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Dear TikTok, Couch Guy is my Final Straw

In case you’ve been living under a TikTok free rock the past couple of weeks, a video has been circulating of a girl surprising her long-distance boyfriend at his college. She comes into his apartment to find him sitting on the couch with three other girls and he greets her with (what the internet deems to be) inadequate enthusiasm. 

Now, the video was posted as a cute rendezvous of long-distance partners, probably meant to inspire others and provoke “awws”. However, TikTok did not receive it in this way. Not only did it blow up in popularity, but the entirety of TikTok was consumed with parody videos imitating the original TikTok and home detectives trying to prove that he got caught trying to cheat. With this, came an outpour of comments insisting that the girl posting the video must break up with her boyfriend.

This is the funny thing about TikTok, it’s this environment where everyone hyper-focuses on random people and their lives for a few weeks and then we move on. In those few weeks, all of TikTok is consumed by these people. The creators churn out videos about it because they know they’ll have great outreach, and we viewers are subjected to it because it’s what everyone else is watching. This is the ‘beauty’ of the TikTok algorithm.

Since we spend so much time scrolling, the algorithm really determines a lot of the stuff we see on a day-to-day basis. Our interests and the things we care about are more and more often being dictated by what we see on TikTok. While I have faith in our healthy sense of skepticism to ward off any really dangerous things like misinformation – I have less faith in TikToks algorithm to show us meaningful content. I could genuinely care less about a guy on a couch wearing a scrunchie, and I think all of us except the two people actually in the relationship would be inclined to agree.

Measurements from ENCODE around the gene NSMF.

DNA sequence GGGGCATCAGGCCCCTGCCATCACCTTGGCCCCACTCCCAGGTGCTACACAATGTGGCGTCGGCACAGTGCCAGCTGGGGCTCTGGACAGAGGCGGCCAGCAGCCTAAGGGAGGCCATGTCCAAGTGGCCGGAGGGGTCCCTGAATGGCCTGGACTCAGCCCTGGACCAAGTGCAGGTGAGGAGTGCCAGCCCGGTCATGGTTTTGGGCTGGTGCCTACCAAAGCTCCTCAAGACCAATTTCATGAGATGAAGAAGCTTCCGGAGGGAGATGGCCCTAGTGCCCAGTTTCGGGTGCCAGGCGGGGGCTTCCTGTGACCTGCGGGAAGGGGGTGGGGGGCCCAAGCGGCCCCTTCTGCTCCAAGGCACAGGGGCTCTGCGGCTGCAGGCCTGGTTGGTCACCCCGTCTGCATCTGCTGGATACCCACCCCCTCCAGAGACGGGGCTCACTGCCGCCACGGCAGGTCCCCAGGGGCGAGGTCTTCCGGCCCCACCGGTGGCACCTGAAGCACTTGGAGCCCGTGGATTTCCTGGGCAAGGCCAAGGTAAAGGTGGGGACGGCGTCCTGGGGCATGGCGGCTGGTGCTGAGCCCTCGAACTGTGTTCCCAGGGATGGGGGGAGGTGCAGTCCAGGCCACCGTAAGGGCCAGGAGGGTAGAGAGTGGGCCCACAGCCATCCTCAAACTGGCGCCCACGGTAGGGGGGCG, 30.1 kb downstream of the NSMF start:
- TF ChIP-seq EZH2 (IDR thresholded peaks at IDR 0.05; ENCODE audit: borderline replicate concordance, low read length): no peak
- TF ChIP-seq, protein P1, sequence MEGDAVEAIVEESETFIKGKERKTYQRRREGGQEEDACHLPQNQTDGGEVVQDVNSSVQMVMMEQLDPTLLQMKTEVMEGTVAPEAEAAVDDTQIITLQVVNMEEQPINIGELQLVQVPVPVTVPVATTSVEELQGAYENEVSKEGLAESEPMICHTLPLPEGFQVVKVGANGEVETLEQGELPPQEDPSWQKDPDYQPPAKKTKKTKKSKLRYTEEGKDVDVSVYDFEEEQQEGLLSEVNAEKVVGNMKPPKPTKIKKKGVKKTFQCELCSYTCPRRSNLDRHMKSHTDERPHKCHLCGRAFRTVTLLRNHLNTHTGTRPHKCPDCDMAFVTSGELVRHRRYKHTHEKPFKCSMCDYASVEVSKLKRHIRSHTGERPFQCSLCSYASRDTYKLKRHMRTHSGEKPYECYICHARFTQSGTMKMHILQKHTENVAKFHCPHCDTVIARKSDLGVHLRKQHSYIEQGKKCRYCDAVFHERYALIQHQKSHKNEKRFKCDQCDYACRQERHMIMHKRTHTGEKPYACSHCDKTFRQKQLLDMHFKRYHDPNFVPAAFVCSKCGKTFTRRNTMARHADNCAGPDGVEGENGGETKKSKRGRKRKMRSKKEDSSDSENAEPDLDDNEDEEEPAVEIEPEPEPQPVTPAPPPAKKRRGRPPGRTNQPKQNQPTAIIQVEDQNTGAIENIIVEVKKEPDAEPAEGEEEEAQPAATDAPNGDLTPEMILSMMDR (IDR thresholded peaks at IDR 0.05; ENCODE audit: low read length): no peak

I don’t want to dive too deeply into the psychology behind viral videos and the heavy curation of our consumption habits but content like this makes it hard not to. We’re all unique people with diverse interests and passions, usually reflected in our feeds. This makes it super interesting to see the moments that reflect how we are all living an algorithmically chosen shared experience. Like how your feed can be all aesthetic morning routines and cat videos yet you still end up seeing dozens of videos about some girl’s supposedly sketchy boyfriend (or the ‘berries and cream’ sound). Don’t get me wrong, I like using TikTok, but when things like this hit my page I’m really struck by the absurdity of it all. My for you page feels like a unique and nicely curated place until these kinds of viral videos bring that false sense of reality crashing down on me. I should just listen to Camus’ philosophy and roll with it, and stop trying to find meaning in online spaces.

I could honestly go on for hours about the huge impact TikTok has had on globalization and our interactions with one another – but that would make for a long and relatively uninteresting article, perhaps for another day when I have more coffee in my system and less cynicism in my heart.

All I can say for now is that the future may be in your control, but your feed certainly isn’t.

Sierra is a second-year student at UVic, studying philosophy, sociology and all things human. When she's not studying, she loves finding new recipes, watching crime dramas and roaming the aisles of Russell Books.
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